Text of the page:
Will computers be able to read your mind? Uh, yes.

As we see on Page 92 of The Lightstream Chronicles, synthetic human Keiji-T casts a sidelong glance at Detective Guren with a sort of, “What’s his problem?” look. But, in fact, there is really little question. This far into the future, what we know as the computer, will be ubiquitous computing—something that is embedded in the walls, the door handles, your coffee cup and your bodysuit. In other words, everything will have some level of monitoring, transmission or computing power already in the make up of the device.

For example: the walls of your apartment are active surfaces, they can become visual representations of whatever you are thinking, any transmissions you are receiving or constructs that you wish to create. Hence, if you want your office environment to be a courtyard in a small Tuscan village then the walls will comply, fixtures, tables or any other device can comply with the illusion. The data being transmitted to your mind will trigger sensations of air temperature, wind, olfactory cues (like olive trees), and sounds like children playing in the distance, or music from an upstairs room across the street. When you pick up a stylus or touch an interface, you also become part of the network. Literally everything is part of the mesh.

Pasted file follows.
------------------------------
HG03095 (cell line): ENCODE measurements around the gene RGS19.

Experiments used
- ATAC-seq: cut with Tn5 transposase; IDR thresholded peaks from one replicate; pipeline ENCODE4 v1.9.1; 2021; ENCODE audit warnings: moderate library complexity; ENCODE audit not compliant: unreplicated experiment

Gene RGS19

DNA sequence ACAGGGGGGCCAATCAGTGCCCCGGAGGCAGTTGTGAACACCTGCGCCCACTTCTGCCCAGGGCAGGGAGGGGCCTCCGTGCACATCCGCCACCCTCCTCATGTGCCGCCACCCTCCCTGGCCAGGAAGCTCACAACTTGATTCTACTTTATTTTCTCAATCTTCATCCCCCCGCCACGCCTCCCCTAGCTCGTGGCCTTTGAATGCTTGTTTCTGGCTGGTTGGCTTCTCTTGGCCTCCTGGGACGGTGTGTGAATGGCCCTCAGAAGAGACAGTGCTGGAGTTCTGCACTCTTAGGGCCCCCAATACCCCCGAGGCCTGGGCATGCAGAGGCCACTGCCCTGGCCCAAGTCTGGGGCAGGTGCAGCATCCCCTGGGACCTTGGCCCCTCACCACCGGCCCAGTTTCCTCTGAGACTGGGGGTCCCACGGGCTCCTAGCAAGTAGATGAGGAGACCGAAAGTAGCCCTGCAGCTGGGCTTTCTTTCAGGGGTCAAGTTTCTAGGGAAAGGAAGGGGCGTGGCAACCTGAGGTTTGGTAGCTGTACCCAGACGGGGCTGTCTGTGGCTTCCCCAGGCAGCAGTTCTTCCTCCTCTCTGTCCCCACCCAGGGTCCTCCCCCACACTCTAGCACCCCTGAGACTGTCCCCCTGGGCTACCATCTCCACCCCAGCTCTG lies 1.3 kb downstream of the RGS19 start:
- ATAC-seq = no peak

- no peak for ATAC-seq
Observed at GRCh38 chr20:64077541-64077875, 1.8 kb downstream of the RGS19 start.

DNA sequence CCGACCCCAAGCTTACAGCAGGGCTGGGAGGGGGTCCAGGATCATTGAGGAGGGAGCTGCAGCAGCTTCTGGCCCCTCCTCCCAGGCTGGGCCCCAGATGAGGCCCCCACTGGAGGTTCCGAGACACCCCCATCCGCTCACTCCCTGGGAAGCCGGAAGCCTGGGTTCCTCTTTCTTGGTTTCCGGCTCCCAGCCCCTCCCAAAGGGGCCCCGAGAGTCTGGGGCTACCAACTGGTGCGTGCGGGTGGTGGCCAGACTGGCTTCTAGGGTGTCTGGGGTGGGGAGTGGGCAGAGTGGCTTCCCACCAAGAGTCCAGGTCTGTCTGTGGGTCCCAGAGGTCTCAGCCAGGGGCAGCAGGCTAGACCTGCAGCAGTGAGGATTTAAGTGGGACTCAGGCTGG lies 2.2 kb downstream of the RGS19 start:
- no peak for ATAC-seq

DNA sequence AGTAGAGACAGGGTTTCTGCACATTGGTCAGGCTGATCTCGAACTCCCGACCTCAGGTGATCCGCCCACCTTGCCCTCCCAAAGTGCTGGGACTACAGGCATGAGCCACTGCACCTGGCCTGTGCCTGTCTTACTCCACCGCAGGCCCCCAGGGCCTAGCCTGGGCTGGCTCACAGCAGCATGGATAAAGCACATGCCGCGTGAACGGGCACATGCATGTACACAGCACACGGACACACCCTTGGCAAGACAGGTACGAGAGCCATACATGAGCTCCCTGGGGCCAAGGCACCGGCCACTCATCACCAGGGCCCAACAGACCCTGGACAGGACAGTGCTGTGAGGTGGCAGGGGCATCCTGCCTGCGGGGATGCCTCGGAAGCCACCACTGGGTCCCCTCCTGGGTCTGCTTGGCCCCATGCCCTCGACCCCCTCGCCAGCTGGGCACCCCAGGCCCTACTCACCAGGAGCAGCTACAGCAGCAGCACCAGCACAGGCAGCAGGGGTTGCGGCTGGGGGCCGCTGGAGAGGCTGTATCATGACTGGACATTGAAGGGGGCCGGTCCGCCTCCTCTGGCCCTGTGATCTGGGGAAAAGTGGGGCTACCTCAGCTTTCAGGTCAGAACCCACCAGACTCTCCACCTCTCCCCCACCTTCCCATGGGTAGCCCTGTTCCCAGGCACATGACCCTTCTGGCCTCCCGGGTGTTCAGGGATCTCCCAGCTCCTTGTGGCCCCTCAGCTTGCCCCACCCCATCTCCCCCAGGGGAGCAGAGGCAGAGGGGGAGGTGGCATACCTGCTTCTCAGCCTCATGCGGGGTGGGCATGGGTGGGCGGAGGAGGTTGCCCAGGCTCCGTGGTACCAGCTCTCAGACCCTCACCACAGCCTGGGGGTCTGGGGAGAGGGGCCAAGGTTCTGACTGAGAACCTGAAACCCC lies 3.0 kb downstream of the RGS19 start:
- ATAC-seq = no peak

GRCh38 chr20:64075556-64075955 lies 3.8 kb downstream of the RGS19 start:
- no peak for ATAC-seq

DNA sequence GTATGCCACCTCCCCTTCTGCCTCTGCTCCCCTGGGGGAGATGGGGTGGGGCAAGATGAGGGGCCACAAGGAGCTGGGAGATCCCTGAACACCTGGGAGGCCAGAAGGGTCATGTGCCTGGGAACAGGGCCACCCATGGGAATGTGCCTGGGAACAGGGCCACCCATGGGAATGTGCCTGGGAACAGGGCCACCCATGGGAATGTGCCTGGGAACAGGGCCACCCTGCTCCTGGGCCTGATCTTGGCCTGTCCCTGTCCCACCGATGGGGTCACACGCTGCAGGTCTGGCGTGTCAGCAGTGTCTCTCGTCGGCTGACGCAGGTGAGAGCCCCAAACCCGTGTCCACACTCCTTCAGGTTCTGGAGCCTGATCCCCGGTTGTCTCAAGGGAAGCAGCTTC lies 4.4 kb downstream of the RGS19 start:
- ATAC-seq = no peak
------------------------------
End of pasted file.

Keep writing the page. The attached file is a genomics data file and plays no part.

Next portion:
Rewind to the present day. How could this happen you may think, but think again. In your pocket or on your desk is probably a smart phone. On this phone is stored the meta data on everywhere you have been since you owned it. This is courtesy of something called location services, which is probably in the ON position for numerous apps. This data, when matched with the day and time projects a pattern of activity; where you are on Tuesdays at 8:00 AM, who you call on your way home from work, when you text, from where, and to whom.

When it comes to your preferences, your smart phone can tell what sites you visit (your interests), when you visit them (behavioral timing), and the intensity of your interest (time allotted). If you are interacting with others, their data overlaps with yours. If you are not actually interacting, your contact list is a perfect tool for cross referencing. Now the data has tangents. Already we have enough information to predict where you are on Tuesdays, and who you are likely to be with. If you have recently used your smart phone to debit a venti red-eye, we can determine if you are caffeinated. If you have purchased two, then your friend is likely caffeinated as well. And that just scratches the surface.

Fast forward a hundred years or so and this sort of technology would be considered primitive. In an instant, a minor chip embedded in our brain could analyze all the public domain data on anyone we meet and make an assessment of their intentions.

So as Keiji-T gives Detective Guren the look, it’s safe to say he knows exactly what he’s thinking.

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